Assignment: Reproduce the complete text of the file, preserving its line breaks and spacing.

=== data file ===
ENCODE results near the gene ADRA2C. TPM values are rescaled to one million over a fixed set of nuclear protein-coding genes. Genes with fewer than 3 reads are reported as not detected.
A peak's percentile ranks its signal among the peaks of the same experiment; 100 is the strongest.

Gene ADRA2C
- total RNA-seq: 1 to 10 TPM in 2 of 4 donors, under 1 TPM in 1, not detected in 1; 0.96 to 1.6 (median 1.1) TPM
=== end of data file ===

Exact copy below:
ENCODE results near the gene ADRA2C. TPM values are rescaled to one million over a fixed set of nuclear protein-coding genes. Genes with fewer than 3 reads are reported as not detected.
A peak's percentile ranks its signal among the peaks of the same experiment; 100 is the strongest.

Gene ADRA2C
- total RNA-seq: 1 to 10 TPM in 2 of 4 donors, under 1 TPM in 1, not detected in 1; 0.96 to 1.6 (median 1.1) TPM